“A key measure of the merit of a fund is its long-term performance against similar funds or its benchmark”. [Woodford’s funds, after he set up his new management company. never demonstrated that].

“One issue to examine is whether a fund manager has a consistent and effective process for selecting investments if they are an active manager. It is important that they are not simply making ad-hoc decisions about investments however experienced they are”. [See my comments on City of London Investment Group in a previous blog post for an example].

“To judge whether a fund manager is competent it helps to look at the underlying companies in which they invest. Are they investing in companies that show a high return on capital while being on relatively low P/Es and with significant growth in earnings or are they investing in shares that appear to be simply cheap? Are they picking companies that are of high quality – in other words displaying the characteristics covered in the first few chapters of this book?” [Anyone looking at the holdings of the Woodford Equity Income Fund or Patient Capital Trust would have realised that many of the holdings were speculative].

One issue not raised in the BBC programme was that of the naming of the Woodford Equity Income Fund. Such funds typically focus on paying high dividends to investors and to do so they invest in high dividend paying companies. They therefore tend to hold boring large cap companies. But the Woodford fund was very different. It did have some high dividend paying holdings in the fund but not necessarily large cap ones and it also had a number of early stage companies that were unlisted. This was not a typical “Equity Income” fund. Investors might feel they were misled in that regard by the name.

Roger Lawson (Twitter: https://twitter.com/RogerWLawson )

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City of London Investment Group AGM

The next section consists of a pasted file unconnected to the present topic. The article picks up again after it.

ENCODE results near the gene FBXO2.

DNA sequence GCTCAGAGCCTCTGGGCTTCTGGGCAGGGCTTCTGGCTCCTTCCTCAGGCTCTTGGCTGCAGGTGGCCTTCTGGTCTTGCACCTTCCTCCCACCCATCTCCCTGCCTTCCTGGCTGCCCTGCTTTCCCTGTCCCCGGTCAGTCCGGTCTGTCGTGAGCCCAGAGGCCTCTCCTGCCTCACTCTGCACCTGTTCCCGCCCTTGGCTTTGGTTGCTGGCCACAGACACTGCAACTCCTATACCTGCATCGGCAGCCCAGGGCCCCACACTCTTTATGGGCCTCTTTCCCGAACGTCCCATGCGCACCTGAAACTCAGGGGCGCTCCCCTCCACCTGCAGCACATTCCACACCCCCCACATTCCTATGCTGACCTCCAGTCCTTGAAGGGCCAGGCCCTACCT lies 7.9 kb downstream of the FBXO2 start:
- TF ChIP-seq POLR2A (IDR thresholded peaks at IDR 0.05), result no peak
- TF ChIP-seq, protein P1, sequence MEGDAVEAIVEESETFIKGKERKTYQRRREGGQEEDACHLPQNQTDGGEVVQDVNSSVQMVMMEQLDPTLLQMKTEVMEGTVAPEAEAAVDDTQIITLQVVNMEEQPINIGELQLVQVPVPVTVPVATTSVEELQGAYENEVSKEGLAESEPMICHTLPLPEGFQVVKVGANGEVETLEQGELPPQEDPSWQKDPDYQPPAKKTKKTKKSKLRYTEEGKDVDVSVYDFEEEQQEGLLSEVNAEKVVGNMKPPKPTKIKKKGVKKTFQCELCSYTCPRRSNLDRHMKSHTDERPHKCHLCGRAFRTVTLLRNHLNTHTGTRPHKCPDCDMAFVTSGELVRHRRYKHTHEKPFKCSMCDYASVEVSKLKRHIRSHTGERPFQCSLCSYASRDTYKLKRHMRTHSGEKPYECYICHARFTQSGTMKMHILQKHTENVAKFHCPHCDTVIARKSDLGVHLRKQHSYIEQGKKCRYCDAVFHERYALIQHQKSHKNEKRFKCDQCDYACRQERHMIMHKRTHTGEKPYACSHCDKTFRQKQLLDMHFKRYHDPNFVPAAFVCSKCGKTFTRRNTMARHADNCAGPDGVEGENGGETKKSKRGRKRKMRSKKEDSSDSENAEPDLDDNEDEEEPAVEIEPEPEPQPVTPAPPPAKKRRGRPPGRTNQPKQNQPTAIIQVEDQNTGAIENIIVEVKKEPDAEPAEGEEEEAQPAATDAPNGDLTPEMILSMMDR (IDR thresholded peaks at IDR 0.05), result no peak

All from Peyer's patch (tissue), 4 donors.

I attended the City of London Investment Group (CLIG) Annual General Meeting this morning – not of course to be confused with other City of London companies. CLIG is primarily an investment company that invests in Closed End funds/trusts via a very specific process. It encourages such trusts to close any discount to NAV. Historically it has had a strong focus on emerging markets funds but has been diversifying into other markets and into REITS more recently.

Barry Oliff was the founder and has acted as investment manager until recently but he is retiring in December. He plans to dispose of some shares but he has pre-announced the number he would sell and at what price. He has set an example of open disclosure at the company and they provide voluminous information on Funds Under Management (FUM) and likely future profits. They also make the investment process used absolutely clear which is of some importance if you wish to be able to trust a fund manager.

The company also publishes a Statement on Corporate Governance and Proxy Voting Policy for closed end funds which is very well worth reading by all investors in funds and trusts. I could not immediately find it on their web site but no doubt they would supply if you ask for a copy.

The company traditionally pays a high dividend, currently over 6% yield, which attracts some investors.